Inspired by a desire to create “memorable travel in a unique place,” the team conceived of a community of pods to provide shelter and relaxation on the busy beach. Seeking to foster a stronger connection between people and place, and focusing on increasing the element of serenity to produce a truly relaxing and enjoyable experience for visitors, the designers set about to create a minimalist hub for activity with applicability in a variety of locations.

Cybertecture Egg  / James Law 

Mumbai central business district green commercial building designed as a sustainable green office with iconic architecture, parametrically designed shape to minimise solar gain and high efficiency floor plates with innovative column-less steel diagrid shell structure. 

The Cybertecture Egg is a 13-story commercial building located in Mumbai, Maharashtra, India.Architect James Law designed the Cybertecture Egg along with Ove Arup’s building systems and engineering firm. The building was designed with sustainability in mind and has 33,000 sqm of office space, an elevated garden, and three levels of basement with 400 parking spaces, all in about 15% less space than a traditional office building. The structure of the Cybertecture Egg uses a diagrid exoskeleton, which forms a rigid structural system and allows it to be built with less building material than a traditional orthogonal building. The building will use wind turbines and solar photovoltaic panels to generate onsite electricity.

Galaxy Soho / Zaha Hadid Architects 

The Galaxy SOHO project in central Beijing for SOHO China is a 330 000m2 office, retail and entertainment complex that will become an integral part of the living city, inspired by the grand scale of Beijing. Its architecture is a composition of five continuous, flowing volumes that are set apart, fused or linked by stretched bridges. These volumes adapt to each other in all directions, generating a panoramic architecture without corners or abrupt transitions that break the fluidity of its formal composition.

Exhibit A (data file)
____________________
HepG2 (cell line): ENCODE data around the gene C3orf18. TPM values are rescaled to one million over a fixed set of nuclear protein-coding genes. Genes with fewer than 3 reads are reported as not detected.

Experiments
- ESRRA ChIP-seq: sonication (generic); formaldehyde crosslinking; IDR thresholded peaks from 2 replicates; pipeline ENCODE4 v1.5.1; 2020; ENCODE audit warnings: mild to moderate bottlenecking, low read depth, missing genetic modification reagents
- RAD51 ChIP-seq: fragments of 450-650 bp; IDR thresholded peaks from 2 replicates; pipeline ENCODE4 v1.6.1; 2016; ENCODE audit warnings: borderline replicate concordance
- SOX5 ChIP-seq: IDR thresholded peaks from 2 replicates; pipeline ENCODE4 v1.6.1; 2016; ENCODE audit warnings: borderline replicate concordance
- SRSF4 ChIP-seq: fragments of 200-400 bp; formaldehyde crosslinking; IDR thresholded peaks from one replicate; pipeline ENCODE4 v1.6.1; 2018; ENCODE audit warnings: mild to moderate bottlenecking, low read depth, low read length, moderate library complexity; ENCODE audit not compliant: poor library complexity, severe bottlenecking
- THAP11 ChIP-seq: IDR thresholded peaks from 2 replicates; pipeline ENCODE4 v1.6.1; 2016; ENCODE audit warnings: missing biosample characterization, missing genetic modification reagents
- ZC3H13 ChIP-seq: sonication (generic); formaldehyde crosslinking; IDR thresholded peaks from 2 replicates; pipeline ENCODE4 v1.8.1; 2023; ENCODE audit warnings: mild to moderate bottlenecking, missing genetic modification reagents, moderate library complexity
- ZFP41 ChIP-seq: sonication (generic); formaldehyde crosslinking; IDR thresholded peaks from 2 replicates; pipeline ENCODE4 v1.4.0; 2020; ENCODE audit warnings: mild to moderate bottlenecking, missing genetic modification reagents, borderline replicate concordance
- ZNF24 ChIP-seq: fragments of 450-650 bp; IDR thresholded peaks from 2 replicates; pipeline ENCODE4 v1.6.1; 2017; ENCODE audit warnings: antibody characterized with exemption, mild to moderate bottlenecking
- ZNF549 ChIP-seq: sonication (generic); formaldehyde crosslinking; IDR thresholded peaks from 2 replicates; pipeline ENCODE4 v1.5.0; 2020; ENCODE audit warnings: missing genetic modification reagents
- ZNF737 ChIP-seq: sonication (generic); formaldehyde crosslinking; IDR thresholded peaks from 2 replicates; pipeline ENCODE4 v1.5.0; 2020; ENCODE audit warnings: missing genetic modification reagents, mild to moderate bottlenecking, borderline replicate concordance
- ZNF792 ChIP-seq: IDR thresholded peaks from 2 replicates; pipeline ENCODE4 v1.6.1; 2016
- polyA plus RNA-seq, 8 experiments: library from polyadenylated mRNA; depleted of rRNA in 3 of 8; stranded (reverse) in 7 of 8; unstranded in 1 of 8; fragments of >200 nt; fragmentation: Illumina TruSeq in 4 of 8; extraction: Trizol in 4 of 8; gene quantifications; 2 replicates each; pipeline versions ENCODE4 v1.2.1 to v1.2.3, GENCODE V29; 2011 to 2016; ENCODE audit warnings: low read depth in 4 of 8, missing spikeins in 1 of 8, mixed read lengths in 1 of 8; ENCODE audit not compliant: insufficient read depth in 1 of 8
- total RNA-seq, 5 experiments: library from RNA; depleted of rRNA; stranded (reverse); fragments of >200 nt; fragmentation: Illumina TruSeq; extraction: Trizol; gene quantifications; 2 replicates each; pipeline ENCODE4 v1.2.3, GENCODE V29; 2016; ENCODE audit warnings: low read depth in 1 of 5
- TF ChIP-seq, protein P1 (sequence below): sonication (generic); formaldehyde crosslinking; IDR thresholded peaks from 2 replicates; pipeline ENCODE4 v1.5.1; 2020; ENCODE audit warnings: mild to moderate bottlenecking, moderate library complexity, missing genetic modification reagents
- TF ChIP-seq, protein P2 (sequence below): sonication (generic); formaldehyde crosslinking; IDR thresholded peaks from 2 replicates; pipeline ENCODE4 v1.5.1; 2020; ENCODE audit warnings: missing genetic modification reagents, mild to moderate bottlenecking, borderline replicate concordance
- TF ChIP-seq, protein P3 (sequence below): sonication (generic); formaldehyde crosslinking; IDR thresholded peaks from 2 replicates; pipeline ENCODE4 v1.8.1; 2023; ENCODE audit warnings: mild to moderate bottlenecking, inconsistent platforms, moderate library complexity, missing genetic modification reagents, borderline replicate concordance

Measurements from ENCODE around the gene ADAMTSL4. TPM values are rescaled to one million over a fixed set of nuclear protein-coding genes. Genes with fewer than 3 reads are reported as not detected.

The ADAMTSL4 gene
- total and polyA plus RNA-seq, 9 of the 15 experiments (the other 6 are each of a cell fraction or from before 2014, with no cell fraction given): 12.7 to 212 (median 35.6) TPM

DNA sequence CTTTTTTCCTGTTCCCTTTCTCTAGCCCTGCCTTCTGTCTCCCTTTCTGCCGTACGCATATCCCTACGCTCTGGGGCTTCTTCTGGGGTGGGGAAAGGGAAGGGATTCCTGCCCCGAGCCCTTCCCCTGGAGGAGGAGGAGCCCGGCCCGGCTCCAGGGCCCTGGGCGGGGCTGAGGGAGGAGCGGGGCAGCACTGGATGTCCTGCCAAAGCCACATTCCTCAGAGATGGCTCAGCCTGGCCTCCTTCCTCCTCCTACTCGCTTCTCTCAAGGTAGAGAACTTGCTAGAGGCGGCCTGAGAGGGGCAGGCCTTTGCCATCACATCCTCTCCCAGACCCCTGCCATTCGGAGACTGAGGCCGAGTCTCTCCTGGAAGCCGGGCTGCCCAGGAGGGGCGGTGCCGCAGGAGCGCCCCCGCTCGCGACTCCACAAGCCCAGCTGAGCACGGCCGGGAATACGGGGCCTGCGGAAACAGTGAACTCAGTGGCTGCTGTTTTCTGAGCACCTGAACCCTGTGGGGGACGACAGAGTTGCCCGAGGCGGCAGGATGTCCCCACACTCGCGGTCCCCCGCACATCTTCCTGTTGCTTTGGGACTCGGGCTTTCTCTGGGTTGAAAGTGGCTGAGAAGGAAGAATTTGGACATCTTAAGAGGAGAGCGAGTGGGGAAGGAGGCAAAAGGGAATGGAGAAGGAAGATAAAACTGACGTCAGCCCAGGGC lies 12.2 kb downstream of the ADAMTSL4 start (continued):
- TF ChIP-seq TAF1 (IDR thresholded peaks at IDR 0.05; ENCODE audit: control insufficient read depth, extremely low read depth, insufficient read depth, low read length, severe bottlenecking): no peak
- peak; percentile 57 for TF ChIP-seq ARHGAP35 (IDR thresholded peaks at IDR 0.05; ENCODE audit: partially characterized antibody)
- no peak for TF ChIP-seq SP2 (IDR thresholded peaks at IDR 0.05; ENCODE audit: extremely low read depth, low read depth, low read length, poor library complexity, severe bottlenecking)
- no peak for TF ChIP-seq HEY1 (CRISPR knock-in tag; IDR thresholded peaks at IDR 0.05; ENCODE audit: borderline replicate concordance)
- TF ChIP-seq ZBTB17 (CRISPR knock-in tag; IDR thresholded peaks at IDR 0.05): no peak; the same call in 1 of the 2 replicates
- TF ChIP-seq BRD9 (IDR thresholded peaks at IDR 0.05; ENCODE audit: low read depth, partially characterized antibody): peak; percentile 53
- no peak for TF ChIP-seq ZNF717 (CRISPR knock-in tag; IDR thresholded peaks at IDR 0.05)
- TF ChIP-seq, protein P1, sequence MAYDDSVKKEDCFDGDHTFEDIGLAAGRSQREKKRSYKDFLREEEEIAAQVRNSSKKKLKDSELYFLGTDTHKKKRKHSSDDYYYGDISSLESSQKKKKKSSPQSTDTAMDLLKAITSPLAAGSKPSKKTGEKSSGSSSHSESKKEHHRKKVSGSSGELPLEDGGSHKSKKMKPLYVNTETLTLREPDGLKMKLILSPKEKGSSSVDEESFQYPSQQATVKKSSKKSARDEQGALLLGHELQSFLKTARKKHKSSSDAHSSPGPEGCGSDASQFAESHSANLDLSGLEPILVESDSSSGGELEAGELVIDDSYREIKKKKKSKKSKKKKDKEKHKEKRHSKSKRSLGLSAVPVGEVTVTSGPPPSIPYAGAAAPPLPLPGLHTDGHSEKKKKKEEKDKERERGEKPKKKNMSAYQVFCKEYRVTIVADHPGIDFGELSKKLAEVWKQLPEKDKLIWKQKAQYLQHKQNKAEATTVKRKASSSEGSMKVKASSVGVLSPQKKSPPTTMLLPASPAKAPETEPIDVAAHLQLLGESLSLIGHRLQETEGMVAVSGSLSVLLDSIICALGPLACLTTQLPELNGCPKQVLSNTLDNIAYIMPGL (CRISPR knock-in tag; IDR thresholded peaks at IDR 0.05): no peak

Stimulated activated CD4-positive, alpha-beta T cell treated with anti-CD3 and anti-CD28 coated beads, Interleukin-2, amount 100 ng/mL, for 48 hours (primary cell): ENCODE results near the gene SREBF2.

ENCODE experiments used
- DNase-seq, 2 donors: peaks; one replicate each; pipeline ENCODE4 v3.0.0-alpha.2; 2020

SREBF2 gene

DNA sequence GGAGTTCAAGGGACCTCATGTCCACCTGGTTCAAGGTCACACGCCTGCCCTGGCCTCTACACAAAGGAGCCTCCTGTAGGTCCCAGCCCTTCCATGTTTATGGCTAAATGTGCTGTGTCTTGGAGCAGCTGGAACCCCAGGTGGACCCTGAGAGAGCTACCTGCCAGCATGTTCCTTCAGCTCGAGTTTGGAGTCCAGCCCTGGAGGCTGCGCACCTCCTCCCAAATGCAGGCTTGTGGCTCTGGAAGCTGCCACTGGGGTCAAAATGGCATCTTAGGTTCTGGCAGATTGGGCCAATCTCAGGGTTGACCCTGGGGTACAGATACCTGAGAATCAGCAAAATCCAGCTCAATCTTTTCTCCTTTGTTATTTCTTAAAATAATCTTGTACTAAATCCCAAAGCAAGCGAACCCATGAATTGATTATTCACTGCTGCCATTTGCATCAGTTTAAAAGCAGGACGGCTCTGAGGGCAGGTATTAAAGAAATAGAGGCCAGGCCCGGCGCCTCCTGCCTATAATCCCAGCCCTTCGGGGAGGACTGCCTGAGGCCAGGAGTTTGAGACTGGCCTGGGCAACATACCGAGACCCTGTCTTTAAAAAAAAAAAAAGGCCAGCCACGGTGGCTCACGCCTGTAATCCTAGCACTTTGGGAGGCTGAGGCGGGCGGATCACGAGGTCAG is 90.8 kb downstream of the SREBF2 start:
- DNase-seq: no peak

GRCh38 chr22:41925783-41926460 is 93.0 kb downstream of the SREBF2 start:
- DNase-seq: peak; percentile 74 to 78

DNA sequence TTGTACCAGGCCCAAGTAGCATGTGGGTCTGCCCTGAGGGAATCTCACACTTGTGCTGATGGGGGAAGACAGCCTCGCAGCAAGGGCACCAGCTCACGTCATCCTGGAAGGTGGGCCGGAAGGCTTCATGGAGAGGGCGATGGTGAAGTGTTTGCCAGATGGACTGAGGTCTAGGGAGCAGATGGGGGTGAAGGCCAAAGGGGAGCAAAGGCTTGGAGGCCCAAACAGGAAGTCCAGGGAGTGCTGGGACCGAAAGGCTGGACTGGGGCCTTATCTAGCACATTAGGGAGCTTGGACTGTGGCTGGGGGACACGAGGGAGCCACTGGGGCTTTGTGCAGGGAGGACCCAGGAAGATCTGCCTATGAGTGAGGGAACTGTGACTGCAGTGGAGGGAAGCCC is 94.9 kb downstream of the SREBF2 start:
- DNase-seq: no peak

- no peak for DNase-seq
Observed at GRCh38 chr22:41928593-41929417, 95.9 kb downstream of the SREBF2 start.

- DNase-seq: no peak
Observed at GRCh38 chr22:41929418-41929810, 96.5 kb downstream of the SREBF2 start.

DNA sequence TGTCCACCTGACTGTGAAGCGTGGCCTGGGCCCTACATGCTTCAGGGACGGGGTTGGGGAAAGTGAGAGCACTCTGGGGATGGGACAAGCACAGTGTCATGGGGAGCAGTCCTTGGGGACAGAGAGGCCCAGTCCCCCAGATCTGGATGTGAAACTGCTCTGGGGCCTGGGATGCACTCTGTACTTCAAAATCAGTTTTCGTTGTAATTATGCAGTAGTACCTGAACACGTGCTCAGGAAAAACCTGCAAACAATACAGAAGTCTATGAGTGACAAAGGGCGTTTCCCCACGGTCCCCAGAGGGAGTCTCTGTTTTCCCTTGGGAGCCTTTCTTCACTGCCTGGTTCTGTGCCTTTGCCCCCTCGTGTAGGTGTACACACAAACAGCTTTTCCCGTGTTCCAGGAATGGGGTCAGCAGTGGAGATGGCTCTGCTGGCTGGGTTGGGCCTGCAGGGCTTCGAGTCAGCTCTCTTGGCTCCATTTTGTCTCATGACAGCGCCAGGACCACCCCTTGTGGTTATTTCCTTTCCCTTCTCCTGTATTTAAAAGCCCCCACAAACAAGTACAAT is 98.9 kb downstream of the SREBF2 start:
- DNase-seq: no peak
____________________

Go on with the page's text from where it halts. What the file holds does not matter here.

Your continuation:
The great interior courts of the project are a reflection of traditional Chinese architecture where courtyards create an internal world of continuous open spaces. Here, the architecture is no longer composed of rigid blocks, but instead comprised of volumes which coalesce to create a world of continuous mutual adaptation and fluid movement between each building. Shifting plateaus within the design impact upon each other to generate a deep sense of immersion and envelopment. As users enter deeper into the building, they discover intimate spaces that follow the same coherent formal logic of continuous curvelinearity.

Free University’s Philology Library / Foster + Partners

One of Foster and Partners most ecologically advanced buildings, the new Library for the Faculty of Philology, is situated Berlin.  Six of the University’s courtyards have been united to form the site of the new library for the Faculty of Philology. The five-storey building is housed within a free-form skin consisting of aluminium panels, ventilation elements and double-layered glass panels, supported on steel frames with radial geometry. The library’s curved form and the cavity between its double skin creates a solar motor, which assists a natural ventilation system. An inner membrane of glass fibre filters sunlight and creates an atmosphere of concentration, while scattered transparent openings allow glimpses of the courtyard.